Edith Head And Audrey Hepburn  Breakfast At Tiffany's, 1961
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Edith Head And Audrey Hepburn Breakfast At Tiffany's, 1961

Edith Head And Audrey Hepburn Breakfast At Tiffany's, 1961
A watercolour and pencil costume sketch of Audrey Hepburn as Holly Golightly in the Paramount film Breakfast At Tiffany's, 1961, the sketch showing Hubert de Givenchy's design for the long black column gown worn by Audrey Hepburn in the opening scenes of Breakfast At Tiffany' [see previous lot], the dress shown at three different angles, signed in pencil by Edith Head and ink-stamped PRODUCTIONS ART DEPT -- 21½x14½in. (54.6x37cm.); with a sheet of Memo From Edith Head Designing stationery attached annotated with three pencil sketches for similar angles, probably a directive for the final sketch -- 8½x5½in. (21.6x14cm.)
CHIERICHETTI, David Edith Head: The Life and Times of Hollywood's Celebrated Costume Designer, New York: Harper Collins, 2003, pp.136-138
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Lot Essay

Although Hubert de Givenchy designed Audrey Hepburn's key costumes for Breakfast At Tiffany's, her more pedestrian clothes in the film, were provided by the Paramount wardrobe department, supervised by Edith Head. According to Head's biographer, David Chierichetti, Givenchy's gowns for this film, which Audrey is said to have brought with her to America from Paris ...were not enough to dress the whole film since the character of Holly Golightly also needed some plain clothes and doubles for the Givenchy dresses, which Edith provided...The film carried the singular credit: "Miss Hepburn's wardrobe principally by Hubert de Givenchy, Miss Neal's wardrobe principally by Pauline Trigére, costume supervision by Edith Head.."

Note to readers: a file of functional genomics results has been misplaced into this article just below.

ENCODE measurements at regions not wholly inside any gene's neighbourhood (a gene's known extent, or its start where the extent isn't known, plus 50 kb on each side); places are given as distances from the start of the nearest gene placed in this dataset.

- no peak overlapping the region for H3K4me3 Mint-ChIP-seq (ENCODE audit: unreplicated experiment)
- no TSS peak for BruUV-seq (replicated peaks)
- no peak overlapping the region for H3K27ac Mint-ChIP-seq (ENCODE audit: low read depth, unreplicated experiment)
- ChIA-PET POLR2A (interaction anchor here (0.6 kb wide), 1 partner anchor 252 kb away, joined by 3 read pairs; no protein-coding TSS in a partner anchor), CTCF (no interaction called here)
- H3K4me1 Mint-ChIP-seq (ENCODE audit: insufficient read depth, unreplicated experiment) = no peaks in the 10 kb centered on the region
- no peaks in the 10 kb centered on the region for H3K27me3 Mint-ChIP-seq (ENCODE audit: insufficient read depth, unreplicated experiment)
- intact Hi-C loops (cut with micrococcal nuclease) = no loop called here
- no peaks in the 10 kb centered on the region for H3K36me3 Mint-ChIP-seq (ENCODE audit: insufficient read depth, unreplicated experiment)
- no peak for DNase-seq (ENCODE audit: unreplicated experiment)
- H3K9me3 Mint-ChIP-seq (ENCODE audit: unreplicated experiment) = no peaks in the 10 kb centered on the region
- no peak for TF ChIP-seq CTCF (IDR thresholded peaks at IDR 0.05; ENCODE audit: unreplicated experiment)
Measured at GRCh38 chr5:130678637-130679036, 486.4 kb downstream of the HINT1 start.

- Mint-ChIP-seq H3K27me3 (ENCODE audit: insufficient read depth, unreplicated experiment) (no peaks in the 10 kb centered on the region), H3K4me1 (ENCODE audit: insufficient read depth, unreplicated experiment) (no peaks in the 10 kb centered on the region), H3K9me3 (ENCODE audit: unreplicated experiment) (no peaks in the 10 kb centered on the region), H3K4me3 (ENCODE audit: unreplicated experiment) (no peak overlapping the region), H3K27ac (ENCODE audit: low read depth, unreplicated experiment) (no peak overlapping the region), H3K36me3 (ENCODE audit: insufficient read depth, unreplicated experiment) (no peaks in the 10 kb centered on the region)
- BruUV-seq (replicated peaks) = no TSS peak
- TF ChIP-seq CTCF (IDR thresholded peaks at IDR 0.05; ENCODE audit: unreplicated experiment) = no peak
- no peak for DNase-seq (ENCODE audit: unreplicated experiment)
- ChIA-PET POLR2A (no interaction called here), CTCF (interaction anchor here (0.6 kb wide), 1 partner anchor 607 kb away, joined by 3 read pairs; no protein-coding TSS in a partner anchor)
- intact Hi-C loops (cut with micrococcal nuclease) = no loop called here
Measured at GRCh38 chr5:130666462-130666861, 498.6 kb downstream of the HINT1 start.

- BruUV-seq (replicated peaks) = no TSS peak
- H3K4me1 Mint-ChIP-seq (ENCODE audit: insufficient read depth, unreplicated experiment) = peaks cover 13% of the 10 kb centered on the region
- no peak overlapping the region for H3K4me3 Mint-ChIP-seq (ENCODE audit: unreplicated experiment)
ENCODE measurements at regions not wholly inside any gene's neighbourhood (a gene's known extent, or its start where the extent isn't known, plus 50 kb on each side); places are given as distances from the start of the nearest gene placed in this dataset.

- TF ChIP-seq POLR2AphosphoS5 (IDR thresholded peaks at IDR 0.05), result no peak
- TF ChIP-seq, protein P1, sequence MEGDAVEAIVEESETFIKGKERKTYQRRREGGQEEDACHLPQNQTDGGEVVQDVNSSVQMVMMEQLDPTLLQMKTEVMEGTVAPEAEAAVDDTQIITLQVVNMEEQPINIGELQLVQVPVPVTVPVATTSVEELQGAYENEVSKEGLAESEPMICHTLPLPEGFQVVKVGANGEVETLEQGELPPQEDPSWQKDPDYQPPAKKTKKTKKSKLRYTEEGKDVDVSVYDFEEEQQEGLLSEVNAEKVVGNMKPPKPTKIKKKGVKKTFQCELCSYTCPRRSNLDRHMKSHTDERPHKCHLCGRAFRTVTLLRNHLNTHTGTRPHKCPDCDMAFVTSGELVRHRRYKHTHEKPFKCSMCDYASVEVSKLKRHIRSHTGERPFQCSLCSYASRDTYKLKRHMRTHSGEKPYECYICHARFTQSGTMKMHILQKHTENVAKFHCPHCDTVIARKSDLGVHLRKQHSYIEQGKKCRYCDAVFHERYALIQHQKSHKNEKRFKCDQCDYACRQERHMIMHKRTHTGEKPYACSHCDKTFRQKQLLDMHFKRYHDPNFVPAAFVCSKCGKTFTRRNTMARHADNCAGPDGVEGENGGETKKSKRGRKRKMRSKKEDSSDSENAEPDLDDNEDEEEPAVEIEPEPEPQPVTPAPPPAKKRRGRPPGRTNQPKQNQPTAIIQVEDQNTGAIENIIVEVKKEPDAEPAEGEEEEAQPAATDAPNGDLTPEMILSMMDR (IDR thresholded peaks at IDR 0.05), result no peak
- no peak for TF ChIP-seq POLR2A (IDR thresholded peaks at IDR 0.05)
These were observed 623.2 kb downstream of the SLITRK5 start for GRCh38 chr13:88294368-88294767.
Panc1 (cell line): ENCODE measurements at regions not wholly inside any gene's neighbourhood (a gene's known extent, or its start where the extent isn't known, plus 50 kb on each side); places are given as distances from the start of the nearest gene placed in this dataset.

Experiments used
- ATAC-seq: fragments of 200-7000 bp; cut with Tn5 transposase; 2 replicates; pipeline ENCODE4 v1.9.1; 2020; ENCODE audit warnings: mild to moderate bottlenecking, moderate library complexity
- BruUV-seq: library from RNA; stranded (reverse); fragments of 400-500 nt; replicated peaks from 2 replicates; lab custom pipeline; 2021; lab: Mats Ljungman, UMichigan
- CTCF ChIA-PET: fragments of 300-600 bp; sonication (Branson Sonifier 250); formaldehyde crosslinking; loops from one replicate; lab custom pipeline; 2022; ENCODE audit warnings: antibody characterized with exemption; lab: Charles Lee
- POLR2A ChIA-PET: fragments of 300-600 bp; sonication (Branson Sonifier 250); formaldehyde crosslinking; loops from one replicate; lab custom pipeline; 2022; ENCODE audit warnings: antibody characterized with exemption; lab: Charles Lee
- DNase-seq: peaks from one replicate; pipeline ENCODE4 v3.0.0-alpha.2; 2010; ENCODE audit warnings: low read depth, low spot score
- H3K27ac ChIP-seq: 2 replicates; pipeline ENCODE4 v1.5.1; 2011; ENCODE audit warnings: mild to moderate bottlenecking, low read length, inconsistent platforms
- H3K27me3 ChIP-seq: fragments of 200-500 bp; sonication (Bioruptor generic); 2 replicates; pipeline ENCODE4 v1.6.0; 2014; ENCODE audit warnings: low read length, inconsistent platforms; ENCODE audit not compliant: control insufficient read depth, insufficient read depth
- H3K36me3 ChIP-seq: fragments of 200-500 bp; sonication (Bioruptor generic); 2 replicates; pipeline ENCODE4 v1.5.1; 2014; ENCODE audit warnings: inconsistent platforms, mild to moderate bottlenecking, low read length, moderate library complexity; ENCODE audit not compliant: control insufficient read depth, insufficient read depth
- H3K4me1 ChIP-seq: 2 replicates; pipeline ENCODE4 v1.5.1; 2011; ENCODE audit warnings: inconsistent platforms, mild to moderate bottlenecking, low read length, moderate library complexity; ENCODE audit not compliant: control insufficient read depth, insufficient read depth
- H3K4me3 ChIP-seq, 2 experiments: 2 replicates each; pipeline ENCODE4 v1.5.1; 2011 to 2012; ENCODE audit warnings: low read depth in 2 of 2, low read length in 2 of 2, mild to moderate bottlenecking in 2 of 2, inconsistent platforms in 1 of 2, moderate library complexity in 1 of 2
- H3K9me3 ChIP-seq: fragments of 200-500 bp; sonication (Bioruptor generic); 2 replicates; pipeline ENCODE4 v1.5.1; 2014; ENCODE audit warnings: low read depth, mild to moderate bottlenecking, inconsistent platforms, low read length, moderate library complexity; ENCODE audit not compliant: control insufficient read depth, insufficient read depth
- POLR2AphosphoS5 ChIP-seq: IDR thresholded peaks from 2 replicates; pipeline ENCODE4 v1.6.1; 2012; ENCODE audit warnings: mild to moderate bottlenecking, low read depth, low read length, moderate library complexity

Edith Head gave Audrey Hepburn credit for her sense of style. In an uncharacterically diplomatic statement to the press Head said of her: ..."Audrey could have been a designer herself, she has such perfect taste..." As Chierichetti points out, it was Hepburn's unerring judgement which led her to choose Givenchy rather than Head. ....Going to Givenchy and making the selections she made (styles Edith would never have deemed appropriate) was a rite of passage for Hepburn. She truly was the one star who instinctively knew what was best for her...

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